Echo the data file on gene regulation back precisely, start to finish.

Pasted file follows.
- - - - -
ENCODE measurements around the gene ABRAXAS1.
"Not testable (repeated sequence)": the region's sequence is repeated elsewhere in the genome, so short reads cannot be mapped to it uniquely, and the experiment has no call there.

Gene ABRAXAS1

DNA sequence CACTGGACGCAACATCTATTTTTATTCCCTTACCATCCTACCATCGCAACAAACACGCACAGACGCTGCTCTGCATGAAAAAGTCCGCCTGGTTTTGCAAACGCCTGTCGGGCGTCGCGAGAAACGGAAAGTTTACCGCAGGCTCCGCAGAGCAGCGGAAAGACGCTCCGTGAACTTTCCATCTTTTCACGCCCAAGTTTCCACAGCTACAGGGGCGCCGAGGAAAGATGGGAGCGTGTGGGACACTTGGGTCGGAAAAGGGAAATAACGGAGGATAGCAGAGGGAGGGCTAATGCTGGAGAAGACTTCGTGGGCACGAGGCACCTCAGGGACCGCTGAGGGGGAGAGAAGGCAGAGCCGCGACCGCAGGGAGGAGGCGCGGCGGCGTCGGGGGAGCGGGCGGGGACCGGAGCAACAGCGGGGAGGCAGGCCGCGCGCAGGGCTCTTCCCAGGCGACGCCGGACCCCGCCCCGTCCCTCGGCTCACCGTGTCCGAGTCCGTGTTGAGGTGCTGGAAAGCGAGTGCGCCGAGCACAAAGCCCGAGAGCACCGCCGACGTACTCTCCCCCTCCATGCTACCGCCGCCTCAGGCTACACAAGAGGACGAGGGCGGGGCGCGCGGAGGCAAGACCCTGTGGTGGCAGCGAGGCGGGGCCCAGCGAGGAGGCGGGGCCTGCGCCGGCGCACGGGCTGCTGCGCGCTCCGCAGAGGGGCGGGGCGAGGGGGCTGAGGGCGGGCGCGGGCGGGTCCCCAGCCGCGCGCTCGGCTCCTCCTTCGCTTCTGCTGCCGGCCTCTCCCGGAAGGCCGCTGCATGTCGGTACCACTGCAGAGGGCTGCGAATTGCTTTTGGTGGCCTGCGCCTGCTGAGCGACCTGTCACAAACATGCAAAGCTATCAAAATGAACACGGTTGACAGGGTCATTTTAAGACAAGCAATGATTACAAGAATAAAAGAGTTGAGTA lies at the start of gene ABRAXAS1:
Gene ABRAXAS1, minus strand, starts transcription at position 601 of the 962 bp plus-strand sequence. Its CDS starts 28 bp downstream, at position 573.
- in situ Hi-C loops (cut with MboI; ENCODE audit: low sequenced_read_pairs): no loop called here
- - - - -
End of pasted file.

ENCODE measurements around the gene ABRAXAS1.
"Not testable (repeated sequence)": the region's sequence is repeated elsewhere in the genome, so short reads cannot be mapped to it uniquely, and the experiment has no call there.

Gene ABRAXAS1

DNA sequence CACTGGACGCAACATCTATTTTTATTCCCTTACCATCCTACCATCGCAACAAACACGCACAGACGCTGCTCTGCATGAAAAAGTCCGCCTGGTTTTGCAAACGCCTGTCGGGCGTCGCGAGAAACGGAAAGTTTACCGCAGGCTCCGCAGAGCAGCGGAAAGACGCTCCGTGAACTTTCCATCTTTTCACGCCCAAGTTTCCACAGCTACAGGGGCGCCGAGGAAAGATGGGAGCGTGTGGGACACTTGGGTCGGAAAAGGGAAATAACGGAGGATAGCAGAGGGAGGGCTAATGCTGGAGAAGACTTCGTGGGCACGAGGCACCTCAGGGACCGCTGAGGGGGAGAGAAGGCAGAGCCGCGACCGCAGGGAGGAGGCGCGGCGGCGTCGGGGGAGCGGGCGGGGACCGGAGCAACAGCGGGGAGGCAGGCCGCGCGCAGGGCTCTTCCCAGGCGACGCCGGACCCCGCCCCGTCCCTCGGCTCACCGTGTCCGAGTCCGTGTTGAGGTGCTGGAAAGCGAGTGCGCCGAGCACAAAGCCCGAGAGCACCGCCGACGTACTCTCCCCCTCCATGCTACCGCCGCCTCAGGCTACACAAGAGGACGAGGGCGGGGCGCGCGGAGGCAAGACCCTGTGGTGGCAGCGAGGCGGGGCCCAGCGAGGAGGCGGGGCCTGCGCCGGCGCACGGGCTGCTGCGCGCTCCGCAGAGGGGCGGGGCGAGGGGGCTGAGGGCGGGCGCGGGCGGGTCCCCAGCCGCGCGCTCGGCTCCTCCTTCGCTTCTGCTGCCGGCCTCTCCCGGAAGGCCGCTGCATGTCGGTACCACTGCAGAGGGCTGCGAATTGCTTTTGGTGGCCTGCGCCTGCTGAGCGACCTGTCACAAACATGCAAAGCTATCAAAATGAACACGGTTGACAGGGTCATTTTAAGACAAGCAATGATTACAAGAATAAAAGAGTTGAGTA lies at the start of gene ABRAXAS1:
Gene ABRAXAS1, minus strand, starts transcription at position 601 of the 962 bp plus-strand sequence. Its CDS starts 28 bp downstream, at position 573.
- in situ Hi-C loops (cut with MboI; ENCODE audit: low sequenced_read_pairs): no loop called here